An Indian season in US polls
With the historic victory of Bobby Jindal, the Indian political innings in the US has just begun, writes Gurmukh Singh from Los Angeles.
With the historic entry of Bobby Jindal to the US Congress — not to mention the victories of Nikki Randhawa Haley to the South Carolina Assembly and Swati Dandekar to the Iowa House and the presence of assemblyman Upendra Chikvula in New Jersey, state senator Satveer Choudhary in Minnesota, Assemblyman Kumar Bharve in Maryland — the two-million-strong Indian-American community has politically arrived.
After the three terms of Dalip Singh Saund to the US House from 1956 to 1962, Jindal is the second person of Indian origin to win election to Congress. After Saund, many Asian-Americans of Chinese and Japanese origin became Congressmen, but Indian-Americans had to wait for another 40 years till Bobby Jindal broke that drought yesterday.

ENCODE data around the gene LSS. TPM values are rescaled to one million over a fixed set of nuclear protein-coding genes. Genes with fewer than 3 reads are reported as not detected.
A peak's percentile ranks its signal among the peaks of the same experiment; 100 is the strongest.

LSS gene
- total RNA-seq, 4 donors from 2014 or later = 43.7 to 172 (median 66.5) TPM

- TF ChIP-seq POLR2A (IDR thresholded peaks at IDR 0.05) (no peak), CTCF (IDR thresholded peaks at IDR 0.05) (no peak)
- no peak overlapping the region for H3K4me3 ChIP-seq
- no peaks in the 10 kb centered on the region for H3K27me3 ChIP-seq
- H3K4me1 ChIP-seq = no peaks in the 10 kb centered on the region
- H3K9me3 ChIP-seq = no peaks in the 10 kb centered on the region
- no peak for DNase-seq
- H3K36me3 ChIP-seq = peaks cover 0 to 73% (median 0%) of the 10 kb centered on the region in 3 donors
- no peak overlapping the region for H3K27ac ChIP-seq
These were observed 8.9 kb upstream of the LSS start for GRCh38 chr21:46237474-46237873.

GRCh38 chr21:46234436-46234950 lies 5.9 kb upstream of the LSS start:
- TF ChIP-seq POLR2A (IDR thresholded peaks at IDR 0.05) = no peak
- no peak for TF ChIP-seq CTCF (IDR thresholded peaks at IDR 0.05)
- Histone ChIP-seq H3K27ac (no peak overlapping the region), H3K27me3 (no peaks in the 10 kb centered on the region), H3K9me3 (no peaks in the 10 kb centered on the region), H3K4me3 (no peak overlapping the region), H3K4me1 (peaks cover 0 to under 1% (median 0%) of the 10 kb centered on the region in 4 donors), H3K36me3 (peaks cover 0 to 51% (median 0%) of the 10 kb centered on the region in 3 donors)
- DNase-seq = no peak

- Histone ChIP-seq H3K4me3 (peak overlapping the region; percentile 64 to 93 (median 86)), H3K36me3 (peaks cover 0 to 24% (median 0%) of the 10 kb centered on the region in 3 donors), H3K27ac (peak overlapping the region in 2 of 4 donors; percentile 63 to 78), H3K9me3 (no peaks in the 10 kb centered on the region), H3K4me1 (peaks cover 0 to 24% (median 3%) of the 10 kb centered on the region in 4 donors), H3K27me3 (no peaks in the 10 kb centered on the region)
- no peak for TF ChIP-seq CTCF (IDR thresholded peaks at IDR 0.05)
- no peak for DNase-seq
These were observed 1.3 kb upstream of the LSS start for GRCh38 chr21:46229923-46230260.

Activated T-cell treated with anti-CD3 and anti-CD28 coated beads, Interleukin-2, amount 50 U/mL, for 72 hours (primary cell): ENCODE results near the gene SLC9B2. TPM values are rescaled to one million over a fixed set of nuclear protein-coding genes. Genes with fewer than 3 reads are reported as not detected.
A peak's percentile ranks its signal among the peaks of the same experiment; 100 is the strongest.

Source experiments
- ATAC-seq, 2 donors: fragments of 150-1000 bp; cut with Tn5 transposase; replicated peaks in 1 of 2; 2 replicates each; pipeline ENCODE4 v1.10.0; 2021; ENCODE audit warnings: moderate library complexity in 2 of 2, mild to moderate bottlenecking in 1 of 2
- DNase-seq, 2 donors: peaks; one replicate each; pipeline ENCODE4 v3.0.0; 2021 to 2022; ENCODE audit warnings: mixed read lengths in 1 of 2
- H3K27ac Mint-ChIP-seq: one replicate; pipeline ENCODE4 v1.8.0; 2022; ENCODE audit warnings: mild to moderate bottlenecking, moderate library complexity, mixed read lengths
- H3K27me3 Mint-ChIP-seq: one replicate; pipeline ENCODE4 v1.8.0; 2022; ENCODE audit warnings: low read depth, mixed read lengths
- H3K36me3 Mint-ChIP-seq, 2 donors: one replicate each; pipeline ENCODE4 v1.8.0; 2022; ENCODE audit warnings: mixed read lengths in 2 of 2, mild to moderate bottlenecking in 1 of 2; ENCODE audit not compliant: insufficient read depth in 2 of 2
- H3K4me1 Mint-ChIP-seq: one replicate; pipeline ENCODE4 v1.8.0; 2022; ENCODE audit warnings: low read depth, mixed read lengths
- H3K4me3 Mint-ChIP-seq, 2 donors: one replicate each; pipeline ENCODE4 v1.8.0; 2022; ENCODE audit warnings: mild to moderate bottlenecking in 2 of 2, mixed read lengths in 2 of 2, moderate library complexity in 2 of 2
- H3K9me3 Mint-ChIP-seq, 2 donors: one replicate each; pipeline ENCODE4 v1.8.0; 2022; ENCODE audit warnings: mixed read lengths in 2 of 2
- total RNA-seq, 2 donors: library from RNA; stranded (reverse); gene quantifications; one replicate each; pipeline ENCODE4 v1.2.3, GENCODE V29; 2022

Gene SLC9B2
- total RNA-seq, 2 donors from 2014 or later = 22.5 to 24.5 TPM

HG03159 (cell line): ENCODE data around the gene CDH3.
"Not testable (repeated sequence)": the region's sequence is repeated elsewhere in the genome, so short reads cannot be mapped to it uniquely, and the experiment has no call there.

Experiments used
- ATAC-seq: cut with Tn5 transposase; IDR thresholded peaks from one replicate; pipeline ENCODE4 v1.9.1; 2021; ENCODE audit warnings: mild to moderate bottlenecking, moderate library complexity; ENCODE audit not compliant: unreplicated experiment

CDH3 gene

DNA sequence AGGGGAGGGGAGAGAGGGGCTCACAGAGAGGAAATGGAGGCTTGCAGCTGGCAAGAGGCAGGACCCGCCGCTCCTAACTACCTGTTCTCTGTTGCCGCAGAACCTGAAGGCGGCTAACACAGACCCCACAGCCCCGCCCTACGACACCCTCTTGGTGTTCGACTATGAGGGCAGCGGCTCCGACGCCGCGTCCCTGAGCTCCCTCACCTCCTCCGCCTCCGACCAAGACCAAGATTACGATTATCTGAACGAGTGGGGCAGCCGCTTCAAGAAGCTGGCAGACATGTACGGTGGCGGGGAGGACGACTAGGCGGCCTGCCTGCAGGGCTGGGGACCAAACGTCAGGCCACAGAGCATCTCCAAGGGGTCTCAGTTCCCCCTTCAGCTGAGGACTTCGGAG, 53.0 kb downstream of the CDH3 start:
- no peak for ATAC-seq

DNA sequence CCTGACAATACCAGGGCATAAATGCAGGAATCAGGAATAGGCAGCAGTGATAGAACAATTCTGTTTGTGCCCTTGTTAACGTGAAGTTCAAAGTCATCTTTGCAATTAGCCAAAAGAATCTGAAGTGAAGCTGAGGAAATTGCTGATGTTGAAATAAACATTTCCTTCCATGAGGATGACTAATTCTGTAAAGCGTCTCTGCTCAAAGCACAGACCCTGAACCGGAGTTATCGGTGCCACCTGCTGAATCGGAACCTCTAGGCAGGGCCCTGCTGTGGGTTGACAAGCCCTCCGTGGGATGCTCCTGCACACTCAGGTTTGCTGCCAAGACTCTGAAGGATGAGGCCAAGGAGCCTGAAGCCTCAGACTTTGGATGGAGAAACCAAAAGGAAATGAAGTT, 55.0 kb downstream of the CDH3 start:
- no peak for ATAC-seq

In comparison, there are seven Indians, including Health Minister Dosanjh, in the Canadian Parliament and four in the British House of Commons and at least five in the House of Lords.
And now, in the first election of the 21st century in this self-described "greatest nation on Earth," Indians have registered their political presence with a vengeance.
Forget about the landslide wins of Bobby Jindal and Nikki Randhawa Haley. Forget about Swati Dandekar's encore in Iowa. Just look at the number of Indians who fought and won — and lost — elections at various levels this week.
As many as 28 Indians were in the fray — from the US Congress to mayorship to city councils to boards and commissions.